The lawsuit has determined that the bed check logs were falsified dozens of times. 64 bed checks were mandatory in the 10 hour period after McMillen had coughed harshly enough to peak the guards curiosity. At 6:29 a.m, a youth worker had opened the door to McMillen’s room, and pounded on the door to wake her up. After she remained still, he closed the door and walked away. The lawsuit claims he then ate the food 20 minutes later. This is ironic considering that when McMillen had arrived at 6:22 a.m. the day before, she did not even have a mattress in her cell allegedly because “The idea is to keep the youth awake”, yet the next day, 7 minutes after the time she arrived in her cold and barren room, she was left to sleep in on her now-present mattress.
Two more attempts were given to wake the girl up until Victor Holt finally poked her with a water bottle at 9:26 a.m. When that did not work, he shook her limp body. After no effect, the staffer left the room with the door cracked open, only to return 3 minutes later to close it. A deputy arrived at 9:55 to retrieve McMillen for the court hearing appointed after the altercation with her mother, only to be told the girl was dead. At just past 9:55 a.m. , the girl was announced to be dead.
Two months later in March, Windham and holt were brought before a grand jury for charges of second-degree official misconduct. While state officials have refused to release the videos from McMillen’s stay, state investigators have determined that at least 6 employees were falsifying logs, Three of those employees had been fired, including Windham and Holt.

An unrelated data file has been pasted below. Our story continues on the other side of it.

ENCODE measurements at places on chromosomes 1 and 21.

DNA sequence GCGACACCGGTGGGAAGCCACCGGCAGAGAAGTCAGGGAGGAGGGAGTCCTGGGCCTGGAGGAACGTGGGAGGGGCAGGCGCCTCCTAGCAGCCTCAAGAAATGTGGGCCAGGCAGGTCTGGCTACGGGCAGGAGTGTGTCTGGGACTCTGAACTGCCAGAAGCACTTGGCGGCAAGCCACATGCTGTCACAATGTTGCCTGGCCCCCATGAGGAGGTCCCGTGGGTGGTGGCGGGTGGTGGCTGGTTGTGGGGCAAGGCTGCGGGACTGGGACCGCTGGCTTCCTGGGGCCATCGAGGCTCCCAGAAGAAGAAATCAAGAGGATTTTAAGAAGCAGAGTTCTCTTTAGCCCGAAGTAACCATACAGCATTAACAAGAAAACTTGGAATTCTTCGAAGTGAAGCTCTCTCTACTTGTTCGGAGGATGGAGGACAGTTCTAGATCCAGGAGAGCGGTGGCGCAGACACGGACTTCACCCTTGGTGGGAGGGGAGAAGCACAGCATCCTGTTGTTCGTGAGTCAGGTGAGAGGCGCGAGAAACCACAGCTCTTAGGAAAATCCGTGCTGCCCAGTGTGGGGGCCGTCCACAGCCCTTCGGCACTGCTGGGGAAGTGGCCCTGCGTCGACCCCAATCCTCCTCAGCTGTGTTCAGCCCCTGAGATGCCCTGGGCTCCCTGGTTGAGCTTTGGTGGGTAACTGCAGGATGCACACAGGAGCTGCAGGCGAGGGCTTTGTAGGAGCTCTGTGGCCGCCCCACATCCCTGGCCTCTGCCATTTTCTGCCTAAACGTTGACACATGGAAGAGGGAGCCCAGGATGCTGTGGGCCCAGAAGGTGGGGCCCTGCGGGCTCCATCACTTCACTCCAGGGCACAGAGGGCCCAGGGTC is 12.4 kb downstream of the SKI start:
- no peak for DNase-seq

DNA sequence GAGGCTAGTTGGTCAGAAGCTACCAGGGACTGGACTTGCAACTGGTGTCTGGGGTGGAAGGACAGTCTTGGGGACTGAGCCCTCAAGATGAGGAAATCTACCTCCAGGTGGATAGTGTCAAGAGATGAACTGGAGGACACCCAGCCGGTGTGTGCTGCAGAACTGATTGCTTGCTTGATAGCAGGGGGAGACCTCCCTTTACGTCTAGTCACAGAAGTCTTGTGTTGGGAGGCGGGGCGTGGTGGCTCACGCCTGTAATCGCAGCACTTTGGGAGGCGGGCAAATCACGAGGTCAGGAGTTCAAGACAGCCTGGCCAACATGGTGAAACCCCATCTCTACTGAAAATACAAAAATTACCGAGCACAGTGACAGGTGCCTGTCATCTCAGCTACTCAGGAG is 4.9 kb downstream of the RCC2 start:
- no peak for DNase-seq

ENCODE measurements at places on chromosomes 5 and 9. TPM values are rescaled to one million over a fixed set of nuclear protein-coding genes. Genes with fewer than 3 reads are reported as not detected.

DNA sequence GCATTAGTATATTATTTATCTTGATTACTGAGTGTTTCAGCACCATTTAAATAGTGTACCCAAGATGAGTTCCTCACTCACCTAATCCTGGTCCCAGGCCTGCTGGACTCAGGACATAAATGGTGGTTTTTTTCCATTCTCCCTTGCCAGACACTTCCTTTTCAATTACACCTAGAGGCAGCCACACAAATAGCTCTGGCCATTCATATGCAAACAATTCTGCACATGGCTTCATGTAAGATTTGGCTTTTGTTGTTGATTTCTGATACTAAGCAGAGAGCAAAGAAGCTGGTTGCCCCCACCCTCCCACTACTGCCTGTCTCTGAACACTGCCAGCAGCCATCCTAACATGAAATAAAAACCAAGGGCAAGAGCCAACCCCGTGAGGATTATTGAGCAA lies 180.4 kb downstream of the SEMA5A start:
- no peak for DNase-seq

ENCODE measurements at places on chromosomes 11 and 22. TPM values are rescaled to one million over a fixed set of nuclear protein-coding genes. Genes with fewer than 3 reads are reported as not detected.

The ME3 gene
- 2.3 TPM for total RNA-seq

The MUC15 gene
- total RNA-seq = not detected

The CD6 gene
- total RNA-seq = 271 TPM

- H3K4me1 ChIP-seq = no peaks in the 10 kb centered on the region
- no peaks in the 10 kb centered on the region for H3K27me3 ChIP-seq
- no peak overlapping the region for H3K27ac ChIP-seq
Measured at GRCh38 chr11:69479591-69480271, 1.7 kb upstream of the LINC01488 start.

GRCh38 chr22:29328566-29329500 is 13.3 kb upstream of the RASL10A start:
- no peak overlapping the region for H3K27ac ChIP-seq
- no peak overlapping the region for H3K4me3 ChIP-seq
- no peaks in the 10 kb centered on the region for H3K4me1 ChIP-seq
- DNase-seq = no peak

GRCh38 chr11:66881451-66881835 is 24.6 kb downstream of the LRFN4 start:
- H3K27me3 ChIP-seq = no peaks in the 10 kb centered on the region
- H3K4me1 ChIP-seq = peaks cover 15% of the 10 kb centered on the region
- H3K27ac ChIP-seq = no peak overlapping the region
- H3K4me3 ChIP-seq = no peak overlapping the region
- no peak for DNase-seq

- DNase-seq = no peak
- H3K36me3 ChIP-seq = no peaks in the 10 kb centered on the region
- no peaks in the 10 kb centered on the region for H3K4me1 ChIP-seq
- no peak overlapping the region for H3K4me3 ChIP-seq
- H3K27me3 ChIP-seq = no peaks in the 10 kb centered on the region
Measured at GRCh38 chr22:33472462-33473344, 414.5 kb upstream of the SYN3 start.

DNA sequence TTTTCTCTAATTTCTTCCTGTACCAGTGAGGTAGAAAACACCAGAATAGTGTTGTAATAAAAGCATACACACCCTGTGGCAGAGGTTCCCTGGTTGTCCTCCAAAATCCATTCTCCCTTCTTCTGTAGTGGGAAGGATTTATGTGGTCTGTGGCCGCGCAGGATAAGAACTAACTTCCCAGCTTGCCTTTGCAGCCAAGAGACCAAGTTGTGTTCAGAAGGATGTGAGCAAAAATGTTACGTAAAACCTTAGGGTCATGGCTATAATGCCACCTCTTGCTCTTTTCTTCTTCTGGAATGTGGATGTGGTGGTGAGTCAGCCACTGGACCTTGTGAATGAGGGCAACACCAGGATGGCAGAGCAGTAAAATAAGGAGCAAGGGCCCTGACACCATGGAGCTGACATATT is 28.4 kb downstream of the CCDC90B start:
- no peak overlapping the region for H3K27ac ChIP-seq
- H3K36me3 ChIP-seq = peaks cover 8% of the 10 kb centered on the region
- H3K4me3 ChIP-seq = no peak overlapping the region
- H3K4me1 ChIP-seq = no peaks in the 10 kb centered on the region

LaChe Simms, McMillen’s sister, had told CBS in an interview on Monday that – “Seeing my sister in that casket, she didn’t look at peace. She didn’t look like she died in her sleep. It gave me a real uneasy feeling about what (officials) were saying. If you had a seizure and you’re coughing, that’s not dying in your sleep. It’s not dying in your sleep when you wake up and choke for air.”
While Simms was uninvolved in the lawsuit, she was involved in her sister’s life. The effects of criminal prosecution can have serious and far reaching consequences, something their mother had realized when the police had told her they had intercepted her daughter and wanted to know more of what happened in the domestic dispute. Perhaps if the police had returned Gynnya McMillen to her mother when she had asked, pleading the officers to drop the matter, she would be still alive. Or as her sister LaChe Simms said, “Nobody wakes up fine every day for 16 years, and then goes to a detention center one day and 17 hours later randomly dies.”